Andrew Bjelland: How should we cope with friends and relatives of an authoritarian disposition?

We need a balance between those who value novelty and those who cling to tradition.

Years of intense political polarization are exacting a heavy emotional toll. Liberals find it difficult to understand and cope with those of a more authoritarian disposition. In response to a 2021 American Enterprise Institute poll, 28 percent of liberals report “they are no longer friends with someone due to political differences.”

A friend recently described an exchange he had with his sister-in-law. During a visit to her out-of-state home, she complained to him: “My three sisters are intelligent but I can’t fathom why they don’t accept Trump as the nation’s leader.” She then implored him “to just watch FOX News and get straightened out.”

After he returned home, he wrote a 10-page letter explaining his opposition to Trump. He concluded his tale: “All she could write back was ‘Hunter Biden’s laptop’ and something about ‘A person convinced against their will is of the same opinion still.’ Now she won’t talk to us. Makes me want to scream.”

My friend’s sister-in-law exhibited several authoritarian traits. The social psychologist Sharon Stenner, author of The Authoritarian Dynamic, reports that “about a third of the populace” is predisposed to authoritarianism. Stenner notes, however, that the authoritarian personality is “just a different way of being human.” Within the context of democratic pluralism, we must not demonize or exclude a third of the population. Stenner states we instead “must tolerate diversity of personalities just like we tolerate all other kinds of difference.”

In a well functioning democracy, Stenner advises, an appropriate balance between those who “seek out novelty, diversity and complexity” and those “who monitor and guard against [the] strange … and unfamiliar … strengthens the whole.” Consequently we must understand our differences, seek accommodation and strive to restore an encompassing sense of national identity and purpose.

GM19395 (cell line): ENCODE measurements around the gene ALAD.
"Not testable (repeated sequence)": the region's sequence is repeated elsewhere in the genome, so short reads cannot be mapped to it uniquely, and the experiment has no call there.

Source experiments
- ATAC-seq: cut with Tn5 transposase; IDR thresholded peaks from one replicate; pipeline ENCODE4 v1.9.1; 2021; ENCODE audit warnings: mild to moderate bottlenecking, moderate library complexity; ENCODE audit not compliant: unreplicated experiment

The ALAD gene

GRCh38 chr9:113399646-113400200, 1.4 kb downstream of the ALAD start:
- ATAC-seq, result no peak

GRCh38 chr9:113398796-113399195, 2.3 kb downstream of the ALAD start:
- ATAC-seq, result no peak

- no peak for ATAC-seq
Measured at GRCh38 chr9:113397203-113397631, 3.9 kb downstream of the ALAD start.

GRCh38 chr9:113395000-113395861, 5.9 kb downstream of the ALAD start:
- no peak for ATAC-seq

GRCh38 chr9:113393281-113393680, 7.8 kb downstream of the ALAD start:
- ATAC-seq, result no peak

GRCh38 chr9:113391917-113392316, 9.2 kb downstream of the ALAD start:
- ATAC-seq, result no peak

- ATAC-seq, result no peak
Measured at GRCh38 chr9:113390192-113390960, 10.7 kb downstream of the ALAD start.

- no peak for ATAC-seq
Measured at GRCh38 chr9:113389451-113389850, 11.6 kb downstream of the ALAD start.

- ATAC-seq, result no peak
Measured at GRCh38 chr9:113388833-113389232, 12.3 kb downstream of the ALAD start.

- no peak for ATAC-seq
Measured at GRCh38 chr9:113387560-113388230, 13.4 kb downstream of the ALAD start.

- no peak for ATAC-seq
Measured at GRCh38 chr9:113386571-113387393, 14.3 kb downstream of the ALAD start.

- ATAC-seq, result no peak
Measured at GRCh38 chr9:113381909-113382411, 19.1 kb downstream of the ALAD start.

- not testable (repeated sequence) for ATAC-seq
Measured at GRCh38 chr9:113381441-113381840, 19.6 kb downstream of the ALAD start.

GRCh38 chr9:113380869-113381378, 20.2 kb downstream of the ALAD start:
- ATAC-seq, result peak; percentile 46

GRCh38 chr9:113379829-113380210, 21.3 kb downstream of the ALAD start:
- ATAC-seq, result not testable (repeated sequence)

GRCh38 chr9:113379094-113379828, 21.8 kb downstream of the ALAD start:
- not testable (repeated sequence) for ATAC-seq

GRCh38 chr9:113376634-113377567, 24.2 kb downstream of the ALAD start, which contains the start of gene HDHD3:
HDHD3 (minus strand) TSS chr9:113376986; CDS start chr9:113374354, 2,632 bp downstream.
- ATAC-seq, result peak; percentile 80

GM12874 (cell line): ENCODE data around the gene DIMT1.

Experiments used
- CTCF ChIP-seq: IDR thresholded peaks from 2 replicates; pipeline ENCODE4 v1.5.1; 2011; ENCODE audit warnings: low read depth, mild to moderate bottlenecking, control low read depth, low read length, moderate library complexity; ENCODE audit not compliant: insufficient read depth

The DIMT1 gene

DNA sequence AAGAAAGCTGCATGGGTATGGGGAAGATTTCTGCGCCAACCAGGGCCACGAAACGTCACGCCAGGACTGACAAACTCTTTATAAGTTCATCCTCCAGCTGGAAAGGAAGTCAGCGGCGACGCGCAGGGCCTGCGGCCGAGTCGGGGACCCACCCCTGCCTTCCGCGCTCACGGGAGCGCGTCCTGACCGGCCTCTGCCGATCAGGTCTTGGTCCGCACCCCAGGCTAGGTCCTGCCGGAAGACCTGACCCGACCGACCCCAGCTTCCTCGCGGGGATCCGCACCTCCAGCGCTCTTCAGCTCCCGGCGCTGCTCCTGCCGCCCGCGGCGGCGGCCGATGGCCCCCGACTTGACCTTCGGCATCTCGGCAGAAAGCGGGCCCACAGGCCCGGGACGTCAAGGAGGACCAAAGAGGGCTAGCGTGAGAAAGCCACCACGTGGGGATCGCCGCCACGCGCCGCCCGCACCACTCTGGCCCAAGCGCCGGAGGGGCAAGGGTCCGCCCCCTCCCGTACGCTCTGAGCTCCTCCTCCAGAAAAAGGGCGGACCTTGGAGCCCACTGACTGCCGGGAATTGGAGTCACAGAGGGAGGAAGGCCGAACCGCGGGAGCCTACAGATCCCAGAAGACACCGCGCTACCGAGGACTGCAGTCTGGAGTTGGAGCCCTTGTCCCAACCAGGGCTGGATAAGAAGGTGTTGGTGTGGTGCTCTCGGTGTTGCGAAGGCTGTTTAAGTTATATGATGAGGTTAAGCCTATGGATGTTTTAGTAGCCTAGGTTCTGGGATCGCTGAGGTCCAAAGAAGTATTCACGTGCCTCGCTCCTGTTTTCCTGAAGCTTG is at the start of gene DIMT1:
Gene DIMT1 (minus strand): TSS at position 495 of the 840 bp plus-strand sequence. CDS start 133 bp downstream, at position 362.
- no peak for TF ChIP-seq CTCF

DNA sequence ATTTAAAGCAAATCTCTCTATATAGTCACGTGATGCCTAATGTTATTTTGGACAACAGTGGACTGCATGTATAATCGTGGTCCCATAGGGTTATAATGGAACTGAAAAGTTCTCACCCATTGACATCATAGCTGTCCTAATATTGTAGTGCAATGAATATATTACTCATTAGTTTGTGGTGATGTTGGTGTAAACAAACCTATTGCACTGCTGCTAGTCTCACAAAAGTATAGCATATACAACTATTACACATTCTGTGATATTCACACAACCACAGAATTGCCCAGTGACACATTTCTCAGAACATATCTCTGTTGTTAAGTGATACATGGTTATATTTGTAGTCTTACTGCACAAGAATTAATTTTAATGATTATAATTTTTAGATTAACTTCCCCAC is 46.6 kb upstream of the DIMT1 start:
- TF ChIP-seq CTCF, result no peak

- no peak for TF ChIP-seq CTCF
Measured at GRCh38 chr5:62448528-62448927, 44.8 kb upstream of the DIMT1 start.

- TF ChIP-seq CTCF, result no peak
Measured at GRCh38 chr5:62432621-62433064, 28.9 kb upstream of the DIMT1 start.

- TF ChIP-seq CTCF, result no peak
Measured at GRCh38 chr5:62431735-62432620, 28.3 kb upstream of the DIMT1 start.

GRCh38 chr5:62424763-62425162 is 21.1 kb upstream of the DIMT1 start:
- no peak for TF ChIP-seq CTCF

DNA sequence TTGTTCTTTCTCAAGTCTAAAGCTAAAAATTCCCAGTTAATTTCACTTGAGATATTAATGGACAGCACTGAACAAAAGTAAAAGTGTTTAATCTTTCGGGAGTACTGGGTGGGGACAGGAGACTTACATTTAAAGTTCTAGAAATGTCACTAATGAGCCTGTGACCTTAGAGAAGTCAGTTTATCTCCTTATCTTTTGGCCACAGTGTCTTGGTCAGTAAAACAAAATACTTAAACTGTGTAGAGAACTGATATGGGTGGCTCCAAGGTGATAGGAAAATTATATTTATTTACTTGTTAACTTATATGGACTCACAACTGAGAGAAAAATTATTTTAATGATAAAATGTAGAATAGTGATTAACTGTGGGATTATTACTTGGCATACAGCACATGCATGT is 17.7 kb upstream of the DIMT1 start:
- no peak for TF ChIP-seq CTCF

People of an authoritarian predisposition highly prize their group identity, their cultural traditions and social stability. They are often supportive neighbors, loyal friends and hard-working, law-abiding citizens. They are respectful of authorities and often impart socially beneficial cultural and moral traditions to their children.

Researchers have discovered, however, that individuals of this type often prove cognitively incapable of dealing with rapidly evolving social circumstances. When their group identity and their social status are threatened they find diversity, moral ambiguity and complexity highly troubling.

During periods of social instability they become increasingly inclined to follow a leader who projects an image of strength, energy and decisiveness; who pledges to restore order; who presents a simplistic alternative to the complex reality that confronts them; and who sets tribal boundaries whereby “outsiders” are readily identified, opposed and scapegoated.

Persons of this psychological type often endow their leader with an aura of infallibility. They seldom question their leader’s pronouncements or submit them to the tests of experience and logic. They frequently ignore, minimize or even celebrate their leader’s mendacity and violation of norms.

Regressive leaders know that people of an authoritarian disposition are readily manipulated. Autocrats employ emotive propaganda and conspiratorial fantasies to instill fear, anger and other negative emotions within their followers. They thereby consolidate a loyal political base.

Challenging the beliefs of the emotively indoctrinated by appealing to facts is often counterproductive. More personal forms of persuasion can prove effective. We liberals can model tolerance by respectfully listening to their concerns. We can ask questions that stimulate reflection. We can appeal to their patriotism and can attempt to establish common ground concerning the meaning and value of fundamental constitutional rights. We can appeal to their sense of fairness and point out that every basic right claimed for oneself is accompanied by the duty to respect that right as inherent within others. We can help them realize that the weakening of democratic institutions and norms is harmful to their own interests. We can inspire them to embrace democratic ideals — especially the ideal of equality of opportunity. We can invite them to join us in identifying and devising solutions to problems that confront us all.

Together we must forge a more expansive national identity — a larger group identity that provides aggrieved citizens with a stronger sense of belonging. If we fail to establish a distinctively American identity grounded in democratic ideals and practices, our democracy and our interpersonal relationships will remain imperiled as seldom before.

Andrew G. Bjelland, Ph.D., is professor emeritus, Philosophy Department, Seattle University. He resides in Salt Lake City.